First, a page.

Now if we ASSUME no change in the immediate trend including interest rates themselves, then compounding 13.4% at a 11.29% rate of growth, we find that in 19 years, interest rates would consume 100% of total federal expenditure (See Table 1b). Obviously, a government cannot function with 100% of total expenditures going for interest to carry the back debt. It is also unrealistic to assume that the situation would ever come close to such a level. No social programs would exist. No defense would be possible. But even more unrealistic, there would be no politicians, no tax agents, no meat inspectors and no court system.
By now, you should be catching a glimpse of our real debt problem. Consider that in Canada, 30% of revenues is being consumed by interest expenditures – nearly twice that of the United States. Europe is currently spending over 20% of total government expenditures on interest. In Japan, the figure remains 23%.
No matter how hard our politicians of any party try to carry on, this game of revolving debt will eventually come to an end. We must realize the difference between theory and reality. Social and defense spending will be crowded out by interest expenditures. Perhaps it was a great idea to borrow rather than print money to cover the deficits of the postwar era. But eventually, the piper must be paid. While we have borrowed, believing it to be less inflationary, our debts have increased tremendously around the world and eventually we will still be forced to either default or print our way out of this dilemma.
There are a few solutions which can be implemented to avoid a crisis in debt. But each country holds a few different options. Clearly, cutting social and defense will not solve the problem. Raising taxes will only reduce economic growth and in the end force a rise in social expenditures as unemployment rises in the wake of existing corporations and jobs.
We must address the interest expenditures now before the growth rate increases further. The U.S. should consider making Treasury bonds tax free as many municipal bond issues already are today. Although there will be a slight decline in revenue, the yield can be cut nearly in half. Pension funds do not pay tax on interest earned. Foreign investors do not pay tax of any consequence on interest earned. Any decline in revenue will be far less than the gains afforded by lower interest rates as a whole. If all retiring debt were issued in this manner, the savings in interest expenditures would rise significantly. A series of gold backed bonds should also be issued, cutting yield as well. Currently, nearly $24 billion flows out of the United States as interest expenditures to foreign bond holders. If we are not careful, this will become hundreds of billions by the 1990s. That amounts to the exportation of our national wealth without benefit to the domestic economy in the slightest.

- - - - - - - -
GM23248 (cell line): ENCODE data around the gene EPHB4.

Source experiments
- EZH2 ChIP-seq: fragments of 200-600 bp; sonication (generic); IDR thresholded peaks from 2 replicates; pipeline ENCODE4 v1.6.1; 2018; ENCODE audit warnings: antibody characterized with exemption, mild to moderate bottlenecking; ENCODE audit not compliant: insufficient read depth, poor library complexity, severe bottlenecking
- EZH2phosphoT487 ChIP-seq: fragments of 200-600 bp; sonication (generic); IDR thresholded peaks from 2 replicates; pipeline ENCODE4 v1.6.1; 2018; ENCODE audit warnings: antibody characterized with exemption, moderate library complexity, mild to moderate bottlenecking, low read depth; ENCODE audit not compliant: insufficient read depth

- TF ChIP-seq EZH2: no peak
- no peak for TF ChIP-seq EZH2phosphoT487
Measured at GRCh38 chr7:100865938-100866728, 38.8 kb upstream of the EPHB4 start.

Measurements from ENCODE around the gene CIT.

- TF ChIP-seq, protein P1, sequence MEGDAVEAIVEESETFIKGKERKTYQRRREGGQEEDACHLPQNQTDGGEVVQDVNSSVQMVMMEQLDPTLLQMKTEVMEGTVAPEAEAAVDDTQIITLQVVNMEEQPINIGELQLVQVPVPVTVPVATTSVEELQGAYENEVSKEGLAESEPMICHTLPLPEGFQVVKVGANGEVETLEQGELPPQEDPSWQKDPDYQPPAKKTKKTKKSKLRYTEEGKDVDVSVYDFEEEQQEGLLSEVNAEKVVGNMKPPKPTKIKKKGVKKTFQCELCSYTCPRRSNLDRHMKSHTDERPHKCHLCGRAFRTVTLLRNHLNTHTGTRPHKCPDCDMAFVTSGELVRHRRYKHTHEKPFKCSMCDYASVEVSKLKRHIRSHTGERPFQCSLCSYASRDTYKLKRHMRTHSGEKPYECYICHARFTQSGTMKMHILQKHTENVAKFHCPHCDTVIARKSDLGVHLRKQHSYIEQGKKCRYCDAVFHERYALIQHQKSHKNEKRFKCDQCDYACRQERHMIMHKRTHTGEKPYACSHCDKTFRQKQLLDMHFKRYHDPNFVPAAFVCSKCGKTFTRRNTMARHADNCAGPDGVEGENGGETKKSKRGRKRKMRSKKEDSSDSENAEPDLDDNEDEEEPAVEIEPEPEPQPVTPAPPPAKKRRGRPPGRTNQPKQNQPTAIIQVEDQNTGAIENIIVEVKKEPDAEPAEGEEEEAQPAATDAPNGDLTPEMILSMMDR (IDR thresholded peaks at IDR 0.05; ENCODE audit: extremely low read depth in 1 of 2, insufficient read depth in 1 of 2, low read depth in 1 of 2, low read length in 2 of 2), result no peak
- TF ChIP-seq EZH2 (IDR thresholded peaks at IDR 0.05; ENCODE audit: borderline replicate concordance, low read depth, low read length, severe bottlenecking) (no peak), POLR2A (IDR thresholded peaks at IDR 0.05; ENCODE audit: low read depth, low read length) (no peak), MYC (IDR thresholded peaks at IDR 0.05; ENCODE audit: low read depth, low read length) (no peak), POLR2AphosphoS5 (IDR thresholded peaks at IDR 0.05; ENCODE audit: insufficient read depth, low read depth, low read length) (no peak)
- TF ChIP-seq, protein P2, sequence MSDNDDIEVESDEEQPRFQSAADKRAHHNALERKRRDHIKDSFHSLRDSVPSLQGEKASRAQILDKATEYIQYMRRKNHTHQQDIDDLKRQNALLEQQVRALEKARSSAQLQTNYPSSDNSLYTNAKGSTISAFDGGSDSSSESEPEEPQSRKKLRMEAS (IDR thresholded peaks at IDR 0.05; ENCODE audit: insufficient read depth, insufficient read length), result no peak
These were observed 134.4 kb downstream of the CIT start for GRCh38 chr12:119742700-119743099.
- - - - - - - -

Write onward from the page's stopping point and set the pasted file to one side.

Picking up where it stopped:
If this were combined with an increase in monetization in small doses, US Treasury bonds would actually become scarce and would rise in value on world markets resulting in greater acceptance. This would also help to relax interest rates and thereby reduce expenditures in the future. Coupled with a serious drive to keep spending in check and a line item veto for the President, the US could easily create a surplus and begin to retire debt.
The issue of debt has long been a key issue in the world. The first Secretary of the Treasury in the United States, Alexander Hamilton argued in favour of a National Debt. He said, “…to us, a national debt will be a national blessing.” Perhaps any thing in moderation is not that bad. But when excess develops, the outcome is lethal.
|Year 1….. 14.91%||Year 5….. 22.87%|
|Year 10…. 39.05%||Year 15…. 66.67%|
|Year 18…. 91.89%||Year 19…. 102.27%|
The alternative, points to rising volatility in interest rates along with outright higher rates worldwide. Inflation will continue to rise and it will eventually force government to inflate their way out of the current debt problem.
Canada could easily float gold backed bonds. As long as the Canadian people understand that social programs must be curtailed or trimmed down to run efficiently, the situation can be avoided. Privatizations should be the main goal. Proceeds from the sale of such industries should be applied to reducing the debt.
Assuming no change in interest rates is certainly unrealistic, particularly since they have already risen since the end of the last fiscal year. But even more unrealistic, in the midst of such an assumption, we are also ignoring the roll-over costs. For example, each refunding retires expired 30 year bonds which once yielded 3.5% with 9.5%. So even if interest rates do not rise and the budget is balanced, interest expenditure will still rise as a percent of the total budget crowding our both defense and social programs. This alarming growth rate in our interest expenditures of all nations, will eventually cause a political crisis of untold proportions on a global scale by the time we reach the last half of the 1990s.